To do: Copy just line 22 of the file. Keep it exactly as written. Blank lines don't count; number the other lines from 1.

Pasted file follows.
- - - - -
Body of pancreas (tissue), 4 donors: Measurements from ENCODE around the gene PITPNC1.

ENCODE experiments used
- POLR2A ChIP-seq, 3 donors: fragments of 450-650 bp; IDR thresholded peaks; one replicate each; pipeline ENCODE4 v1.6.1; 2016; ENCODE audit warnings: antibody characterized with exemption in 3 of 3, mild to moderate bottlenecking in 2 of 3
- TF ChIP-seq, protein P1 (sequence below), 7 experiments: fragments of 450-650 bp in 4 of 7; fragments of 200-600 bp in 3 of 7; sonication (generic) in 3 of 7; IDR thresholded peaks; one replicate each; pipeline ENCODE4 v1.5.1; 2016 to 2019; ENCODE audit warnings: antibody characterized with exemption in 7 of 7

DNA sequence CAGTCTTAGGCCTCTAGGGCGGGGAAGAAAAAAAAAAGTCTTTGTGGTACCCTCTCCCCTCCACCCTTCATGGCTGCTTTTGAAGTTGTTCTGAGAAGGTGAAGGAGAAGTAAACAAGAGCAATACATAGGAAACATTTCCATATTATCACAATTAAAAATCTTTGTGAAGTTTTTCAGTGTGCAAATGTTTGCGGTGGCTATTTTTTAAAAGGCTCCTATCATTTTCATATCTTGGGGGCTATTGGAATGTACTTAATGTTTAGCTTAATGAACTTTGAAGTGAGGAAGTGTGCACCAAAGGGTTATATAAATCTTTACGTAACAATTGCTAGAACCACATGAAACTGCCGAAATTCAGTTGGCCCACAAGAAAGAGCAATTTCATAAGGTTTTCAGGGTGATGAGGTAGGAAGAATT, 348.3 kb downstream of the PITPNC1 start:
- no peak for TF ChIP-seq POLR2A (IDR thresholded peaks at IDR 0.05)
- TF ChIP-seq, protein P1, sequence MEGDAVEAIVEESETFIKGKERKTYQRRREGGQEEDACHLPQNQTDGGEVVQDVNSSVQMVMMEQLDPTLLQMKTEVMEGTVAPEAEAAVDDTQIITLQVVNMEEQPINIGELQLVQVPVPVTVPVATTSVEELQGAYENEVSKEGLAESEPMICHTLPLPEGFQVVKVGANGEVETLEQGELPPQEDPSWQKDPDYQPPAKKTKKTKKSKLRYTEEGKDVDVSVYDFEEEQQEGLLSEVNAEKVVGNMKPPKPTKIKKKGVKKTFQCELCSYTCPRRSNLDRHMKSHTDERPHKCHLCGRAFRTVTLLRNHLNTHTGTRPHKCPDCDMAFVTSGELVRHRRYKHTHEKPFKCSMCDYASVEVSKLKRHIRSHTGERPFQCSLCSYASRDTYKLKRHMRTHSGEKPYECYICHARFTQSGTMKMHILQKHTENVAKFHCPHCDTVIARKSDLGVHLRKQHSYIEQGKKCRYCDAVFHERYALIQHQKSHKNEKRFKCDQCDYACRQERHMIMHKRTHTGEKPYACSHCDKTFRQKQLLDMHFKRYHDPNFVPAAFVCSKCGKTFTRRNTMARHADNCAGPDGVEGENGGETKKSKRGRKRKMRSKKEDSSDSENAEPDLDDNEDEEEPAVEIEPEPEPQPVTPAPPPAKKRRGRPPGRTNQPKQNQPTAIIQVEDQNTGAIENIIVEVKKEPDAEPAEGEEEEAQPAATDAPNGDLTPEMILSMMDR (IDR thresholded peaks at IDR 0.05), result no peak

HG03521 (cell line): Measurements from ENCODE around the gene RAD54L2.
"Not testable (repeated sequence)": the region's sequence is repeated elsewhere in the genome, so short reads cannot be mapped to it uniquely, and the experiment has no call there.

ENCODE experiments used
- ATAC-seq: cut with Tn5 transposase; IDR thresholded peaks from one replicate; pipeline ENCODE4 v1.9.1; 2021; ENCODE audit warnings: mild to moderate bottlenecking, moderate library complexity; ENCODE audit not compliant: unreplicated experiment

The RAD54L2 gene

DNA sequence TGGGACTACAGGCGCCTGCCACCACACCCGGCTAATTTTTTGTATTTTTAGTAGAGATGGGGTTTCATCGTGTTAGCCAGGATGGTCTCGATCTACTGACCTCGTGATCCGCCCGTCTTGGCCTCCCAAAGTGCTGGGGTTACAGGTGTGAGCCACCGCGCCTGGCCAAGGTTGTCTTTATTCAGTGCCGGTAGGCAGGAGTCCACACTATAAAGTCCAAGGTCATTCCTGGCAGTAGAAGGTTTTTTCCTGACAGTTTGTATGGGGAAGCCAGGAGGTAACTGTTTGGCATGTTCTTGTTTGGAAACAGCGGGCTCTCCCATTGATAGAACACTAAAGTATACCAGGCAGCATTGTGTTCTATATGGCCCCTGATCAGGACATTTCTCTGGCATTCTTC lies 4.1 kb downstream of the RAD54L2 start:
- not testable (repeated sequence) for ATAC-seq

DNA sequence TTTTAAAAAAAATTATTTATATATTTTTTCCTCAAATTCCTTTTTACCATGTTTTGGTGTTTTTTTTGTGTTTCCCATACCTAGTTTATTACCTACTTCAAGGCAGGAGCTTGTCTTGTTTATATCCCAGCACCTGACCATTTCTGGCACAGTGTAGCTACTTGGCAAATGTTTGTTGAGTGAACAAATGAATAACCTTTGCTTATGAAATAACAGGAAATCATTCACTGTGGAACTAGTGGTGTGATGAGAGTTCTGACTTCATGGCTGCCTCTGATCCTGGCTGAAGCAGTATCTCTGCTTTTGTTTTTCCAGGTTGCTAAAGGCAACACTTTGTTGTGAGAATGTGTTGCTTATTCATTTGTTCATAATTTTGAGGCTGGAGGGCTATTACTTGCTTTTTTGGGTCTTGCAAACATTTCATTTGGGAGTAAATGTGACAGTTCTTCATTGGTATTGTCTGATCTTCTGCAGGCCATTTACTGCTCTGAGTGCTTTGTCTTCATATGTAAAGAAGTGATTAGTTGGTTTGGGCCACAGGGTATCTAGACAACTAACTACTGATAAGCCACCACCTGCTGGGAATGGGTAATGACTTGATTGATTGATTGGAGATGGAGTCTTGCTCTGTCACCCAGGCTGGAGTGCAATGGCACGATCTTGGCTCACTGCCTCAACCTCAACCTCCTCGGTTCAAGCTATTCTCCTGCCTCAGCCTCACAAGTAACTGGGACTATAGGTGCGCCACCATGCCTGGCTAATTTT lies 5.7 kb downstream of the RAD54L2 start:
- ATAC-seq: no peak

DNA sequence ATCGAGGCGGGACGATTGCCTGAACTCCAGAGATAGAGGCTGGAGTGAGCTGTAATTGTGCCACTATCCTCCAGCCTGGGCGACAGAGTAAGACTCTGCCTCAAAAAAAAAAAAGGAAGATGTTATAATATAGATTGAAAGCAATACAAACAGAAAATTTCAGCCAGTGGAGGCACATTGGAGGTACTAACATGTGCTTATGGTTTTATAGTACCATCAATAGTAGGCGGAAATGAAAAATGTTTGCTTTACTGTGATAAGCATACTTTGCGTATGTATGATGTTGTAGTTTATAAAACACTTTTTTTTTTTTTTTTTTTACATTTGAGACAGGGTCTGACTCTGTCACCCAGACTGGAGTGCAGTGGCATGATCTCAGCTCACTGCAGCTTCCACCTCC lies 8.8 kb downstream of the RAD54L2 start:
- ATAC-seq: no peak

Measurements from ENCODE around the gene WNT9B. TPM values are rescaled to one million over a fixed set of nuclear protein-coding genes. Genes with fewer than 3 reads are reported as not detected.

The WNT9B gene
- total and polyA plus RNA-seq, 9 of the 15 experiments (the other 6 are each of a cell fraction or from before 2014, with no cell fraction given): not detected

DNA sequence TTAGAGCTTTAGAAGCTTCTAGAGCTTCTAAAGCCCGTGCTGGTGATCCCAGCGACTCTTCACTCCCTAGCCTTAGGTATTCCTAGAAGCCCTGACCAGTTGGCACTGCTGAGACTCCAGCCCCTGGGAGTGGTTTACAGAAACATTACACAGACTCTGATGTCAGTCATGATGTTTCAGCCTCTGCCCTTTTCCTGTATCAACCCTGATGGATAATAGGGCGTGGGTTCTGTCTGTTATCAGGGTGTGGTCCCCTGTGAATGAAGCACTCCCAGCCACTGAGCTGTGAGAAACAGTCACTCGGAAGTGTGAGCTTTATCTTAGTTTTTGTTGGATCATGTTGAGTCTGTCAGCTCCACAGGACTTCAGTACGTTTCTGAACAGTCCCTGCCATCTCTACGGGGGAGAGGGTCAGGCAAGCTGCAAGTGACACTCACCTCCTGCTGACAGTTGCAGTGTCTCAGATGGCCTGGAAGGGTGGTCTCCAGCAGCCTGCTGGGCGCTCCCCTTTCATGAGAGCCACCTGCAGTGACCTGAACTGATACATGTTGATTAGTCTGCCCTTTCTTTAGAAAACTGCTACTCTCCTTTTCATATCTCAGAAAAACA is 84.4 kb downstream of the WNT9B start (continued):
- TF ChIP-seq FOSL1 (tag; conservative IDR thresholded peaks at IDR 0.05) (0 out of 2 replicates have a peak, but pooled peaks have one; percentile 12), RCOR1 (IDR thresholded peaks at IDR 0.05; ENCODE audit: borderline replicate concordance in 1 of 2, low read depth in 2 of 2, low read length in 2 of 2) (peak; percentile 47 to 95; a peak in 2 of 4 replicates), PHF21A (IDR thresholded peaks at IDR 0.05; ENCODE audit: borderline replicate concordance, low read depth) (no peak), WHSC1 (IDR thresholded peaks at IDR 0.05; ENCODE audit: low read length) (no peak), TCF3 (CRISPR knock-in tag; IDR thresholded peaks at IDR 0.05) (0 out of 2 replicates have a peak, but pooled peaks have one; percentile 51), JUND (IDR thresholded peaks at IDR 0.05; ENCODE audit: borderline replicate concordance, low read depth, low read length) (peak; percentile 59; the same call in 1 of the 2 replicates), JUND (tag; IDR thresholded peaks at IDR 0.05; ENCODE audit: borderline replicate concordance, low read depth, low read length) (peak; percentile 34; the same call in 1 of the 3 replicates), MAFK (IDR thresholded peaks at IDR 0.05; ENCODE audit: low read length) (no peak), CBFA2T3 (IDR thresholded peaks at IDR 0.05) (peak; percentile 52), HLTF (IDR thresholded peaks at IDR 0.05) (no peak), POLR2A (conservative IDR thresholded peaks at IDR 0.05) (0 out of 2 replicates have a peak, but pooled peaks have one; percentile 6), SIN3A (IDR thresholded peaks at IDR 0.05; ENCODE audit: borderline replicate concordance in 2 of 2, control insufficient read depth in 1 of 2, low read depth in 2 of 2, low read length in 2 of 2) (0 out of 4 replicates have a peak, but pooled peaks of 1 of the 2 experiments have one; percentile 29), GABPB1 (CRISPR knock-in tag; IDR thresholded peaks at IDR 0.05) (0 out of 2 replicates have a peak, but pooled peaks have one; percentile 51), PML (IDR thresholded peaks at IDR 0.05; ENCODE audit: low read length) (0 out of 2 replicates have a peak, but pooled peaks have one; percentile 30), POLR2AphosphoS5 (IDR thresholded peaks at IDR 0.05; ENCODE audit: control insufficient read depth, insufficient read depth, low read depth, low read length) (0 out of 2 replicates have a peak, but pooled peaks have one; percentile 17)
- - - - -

DNA sequence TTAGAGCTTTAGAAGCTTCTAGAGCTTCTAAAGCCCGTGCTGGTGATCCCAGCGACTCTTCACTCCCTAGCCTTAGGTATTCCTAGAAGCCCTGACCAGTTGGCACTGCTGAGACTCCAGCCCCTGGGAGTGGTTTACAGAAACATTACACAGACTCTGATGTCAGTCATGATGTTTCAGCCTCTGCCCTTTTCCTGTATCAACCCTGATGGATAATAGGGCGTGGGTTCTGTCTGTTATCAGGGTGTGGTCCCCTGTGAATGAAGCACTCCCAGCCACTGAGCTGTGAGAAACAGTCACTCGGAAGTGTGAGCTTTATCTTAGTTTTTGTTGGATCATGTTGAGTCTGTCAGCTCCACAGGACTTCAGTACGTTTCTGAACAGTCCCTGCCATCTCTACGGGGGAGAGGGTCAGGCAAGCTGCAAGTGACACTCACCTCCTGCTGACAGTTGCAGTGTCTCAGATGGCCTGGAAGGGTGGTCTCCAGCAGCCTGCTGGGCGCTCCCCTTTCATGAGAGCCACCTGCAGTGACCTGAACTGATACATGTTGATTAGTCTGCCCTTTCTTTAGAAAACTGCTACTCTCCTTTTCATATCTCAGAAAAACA is 84.4 kb downstream of the WNT9B start (continued):